Secure access to email from mobile devices is one of the main drivers behind any organization’s mobility management initiative. Deciding on the proper email strategy is often a key component of any Endpoint Management design. Endpoint Management offers several options to accommodate different use cases, based on security, user experience, and integration requirements. This article covers the typical design decision process and considerations for choosing the right solution, from client selection to mail traffic flow.
Choosing your email clients
Client selection is generally at the top of the list for the overall email strategy design. You can choose from several clients: Citrix Secure Mail, native mail that is included with a particular mobile platform operating system, or other third-party clients available through the public app stores. Depending on your needs, you can possibly support the user communities with a single (standard) client or you may need to use a combination of clients.
The following table outlines design considerations for the different client options available:
|Topic||Secure Mail||Native (for example, iOS Mail)||Third-party mail (for example, TouchDown)|
|Minimum Endpoint Management Edition||Advanced||MDM||MDM|
|Configuration||Exchange account profiles configured via an MDX policy.||Exchange account profiles configured via an MDM policy. Android support is limited to: SAFE/KNOX, HTC, and Android Enterprise. All other clients are considered third-party clients.||Generally requires manual configuration by the user. Configuration of Exchange account profiles via an MDM policy for TouchDown only.|
|Security||Secure by design, providing the highest security. Uses MDX policies with added data encryption levels. Secure Mail is a fully managed app via an MDX policy. Added layer of authentication with Citrix PIN.||Based on vendor/app feature set. Provides higher security. Uses device encryption settings (with no security via MDX policies). Relies on device-level authentication for access to the app.||Based on vendor/app feature set. Provides high security.|
|Integration||Allows interaction with managed (MDX) apps by default. Open web URLs with Citrix Secure Web. Save files to and attach files from ShareFile. Directly join and dial in to GoToMeeting.||Can only interact with other unmanaged (non-MDX) apps by default.||Can only interact with other unmanaged (non-MDX) apps by default.|
|Deployment/ Licensing||You can push Secure Mail through MDM, directly from public app stores. Included with Endpoint Management Advanced and Enterprise licensing.||Client app included with platform operating system. No additional licensing requirements.||Can push via MDM, as an enterprise app or directly from public app stores. Associated licensing model/costs based on app vendor.|
|Support||Single vendor support for the client and EMM solution (Citrix). Embedded support contact info in Secure Hub/app debug logging capabilities. One client to support.||Vendor defined support (Apple/Google). May need to support different clients based on device platform.||Vendor-defined support. One client to support, assuming that the third-party client is supported on all managed device platforms.|
Mail traffic flow and filtering considerations
This section discusses the three main scenarios and design considerations regarding the flow of mail (ActiveSync) traffic in the context of Endpoint Management.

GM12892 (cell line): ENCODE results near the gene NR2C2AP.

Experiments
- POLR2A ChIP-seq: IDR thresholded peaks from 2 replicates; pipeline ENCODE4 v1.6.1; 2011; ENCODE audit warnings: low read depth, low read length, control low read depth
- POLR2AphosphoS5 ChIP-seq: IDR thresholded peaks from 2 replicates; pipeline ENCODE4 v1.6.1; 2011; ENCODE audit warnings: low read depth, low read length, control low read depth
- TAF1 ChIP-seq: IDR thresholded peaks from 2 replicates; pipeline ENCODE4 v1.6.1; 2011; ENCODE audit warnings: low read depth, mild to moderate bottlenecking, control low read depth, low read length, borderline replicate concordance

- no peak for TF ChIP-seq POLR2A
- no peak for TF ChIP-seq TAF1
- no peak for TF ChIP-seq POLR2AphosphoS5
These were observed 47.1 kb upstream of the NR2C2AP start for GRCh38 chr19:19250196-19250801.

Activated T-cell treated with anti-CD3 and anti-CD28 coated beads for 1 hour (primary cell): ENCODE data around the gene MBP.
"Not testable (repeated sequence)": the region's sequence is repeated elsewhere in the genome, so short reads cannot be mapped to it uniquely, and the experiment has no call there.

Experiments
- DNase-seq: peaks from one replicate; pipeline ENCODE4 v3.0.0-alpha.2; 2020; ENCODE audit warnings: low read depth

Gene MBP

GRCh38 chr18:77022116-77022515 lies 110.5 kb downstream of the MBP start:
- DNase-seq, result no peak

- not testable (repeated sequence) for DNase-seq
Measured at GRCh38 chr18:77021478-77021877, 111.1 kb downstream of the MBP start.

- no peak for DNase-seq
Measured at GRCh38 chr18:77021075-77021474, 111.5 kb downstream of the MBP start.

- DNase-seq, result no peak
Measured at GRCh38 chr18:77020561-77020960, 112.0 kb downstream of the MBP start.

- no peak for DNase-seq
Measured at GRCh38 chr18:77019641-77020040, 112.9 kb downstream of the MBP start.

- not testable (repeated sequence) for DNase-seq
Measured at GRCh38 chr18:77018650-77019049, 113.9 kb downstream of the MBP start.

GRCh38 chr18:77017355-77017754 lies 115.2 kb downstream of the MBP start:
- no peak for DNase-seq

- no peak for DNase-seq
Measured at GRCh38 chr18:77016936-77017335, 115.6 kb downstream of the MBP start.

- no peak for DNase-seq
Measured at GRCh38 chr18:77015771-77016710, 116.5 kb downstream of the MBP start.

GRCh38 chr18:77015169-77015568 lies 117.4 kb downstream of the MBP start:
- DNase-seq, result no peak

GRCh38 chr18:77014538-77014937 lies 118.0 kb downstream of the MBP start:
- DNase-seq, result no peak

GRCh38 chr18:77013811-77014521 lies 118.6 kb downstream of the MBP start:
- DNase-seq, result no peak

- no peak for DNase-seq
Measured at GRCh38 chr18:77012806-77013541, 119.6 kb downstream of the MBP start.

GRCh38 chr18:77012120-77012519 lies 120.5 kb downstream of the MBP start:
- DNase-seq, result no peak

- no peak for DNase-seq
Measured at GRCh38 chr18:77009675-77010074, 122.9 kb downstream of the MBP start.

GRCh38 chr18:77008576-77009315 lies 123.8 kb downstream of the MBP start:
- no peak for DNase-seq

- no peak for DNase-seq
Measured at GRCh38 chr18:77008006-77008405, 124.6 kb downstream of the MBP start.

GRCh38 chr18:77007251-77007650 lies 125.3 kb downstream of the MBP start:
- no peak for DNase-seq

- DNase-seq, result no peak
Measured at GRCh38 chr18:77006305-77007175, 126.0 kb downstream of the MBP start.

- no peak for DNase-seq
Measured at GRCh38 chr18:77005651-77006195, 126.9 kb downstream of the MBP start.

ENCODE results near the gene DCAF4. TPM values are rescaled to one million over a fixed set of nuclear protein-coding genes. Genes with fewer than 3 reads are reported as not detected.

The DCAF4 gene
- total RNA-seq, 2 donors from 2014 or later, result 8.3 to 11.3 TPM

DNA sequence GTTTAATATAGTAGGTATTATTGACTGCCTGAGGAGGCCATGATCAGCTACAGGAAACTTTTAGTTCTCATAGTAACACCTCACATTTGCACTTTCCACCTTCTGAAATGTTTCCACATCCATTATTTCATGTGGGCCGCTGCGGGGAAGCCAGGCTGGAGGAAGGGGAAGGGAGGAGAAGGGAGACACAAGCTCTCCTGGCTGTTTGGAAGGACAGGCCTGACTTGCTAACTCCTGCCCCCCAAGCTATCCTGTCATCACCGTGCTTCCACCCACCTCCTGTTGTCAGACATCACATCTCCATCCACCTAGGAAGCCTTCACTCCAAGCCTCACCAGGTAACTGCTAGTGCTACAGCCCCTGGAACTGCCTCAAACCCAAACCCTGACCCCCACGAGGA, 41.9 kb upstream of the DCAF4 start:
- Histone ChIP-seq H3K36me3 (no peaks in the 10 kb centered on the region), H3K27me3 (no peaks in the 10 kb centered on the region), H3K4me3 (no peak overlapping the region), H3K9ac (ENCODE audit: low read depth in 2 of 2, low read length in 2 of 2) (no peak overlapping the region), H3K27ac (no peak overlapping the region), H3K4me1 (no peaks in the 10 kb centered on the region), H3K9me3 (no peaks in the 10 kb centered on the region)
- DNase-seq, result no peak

Scenario 1: Exposed Exchange
Environments that support external clients commonly have Exchange ActiveSync services exposed to the internet. Mobile ActiveSync clients connect through this externally facing path through a reverse proxy (for example, NetScaler) or through an edge server. This option is required for the use of native or third-party mail clients, making these clients the popular choice for this scenario. Although not a common practice, you can also use the Secure Mail client in this scenario. By doing so, you benefit from the security features offered by the use of MDX policies and management of the app.
Scenario 2: Tunneled via NetScaler (micro VPN and STA)
This scenario is the default when using the Secure Mail client, due to its micro VPN capabilities. In this case, the Secure Mail client establishes a secure connection to ActiveSync via NetScaler Gateway. In essence, you can consider Secure Mail to be the client connecting directly to ActiveSync from the internal network. Citrix customers often standardize on Secure Mail as the mobile ActiveSync client of choice. That decision is part of an initiative to avoid exposing ActiveSync services to the internet on an exposed Exchange Server, as described in the first scenario.
Only managed (MDX wrapped) apps can use the micro VPN function. Therefore, this scenario does not apply to native clients. Even though it may be possible to wrap third-party clients with the MDX Toolkit, this practice is not common. The use of device-level VPN clients to allow tunneled access for native or third-party clients has proven to be cumbersome and not a viable solution.
Scenario 3: Cloud-hosted Exchange services
Cloud-hosted Exchange services, such as Microsoft Office 365, are becoming more popular. In the context of Endpoint Management, this scenario may be treated in the same way as the first scenario, because the ActiveSync service is also exposed to the internet. In this case, cloud service provider requirements dictate client choices. The choices generally include support for most ActiveSync clients, such as Secure Mail and other native or third-party clients.
Endpoint Management can add value in three areas for this scenario:
- Client wrapping with MDX policies and app management with Secure Mail
- Client configuration with the use of an MDM policy on supported clients (native, such as TouchDown)
- ActiveSync filtering options with the use of Endpoint Management connector for Exchange ActiveSync
Mail traffic filtering considerations
As with most services exposed to the internet, you must secure the path and provide filtering for authorized access. The Endpoint Management solution includes two components designed specifically to provide ActiveSync filtering capabilities for native and third-party clients: Citrix Gateway connector for Exchange ActiveSync and Endpoint Management connector for Exchange ActiveSync.
Citrix Gateway connector for Exchange ActiveSync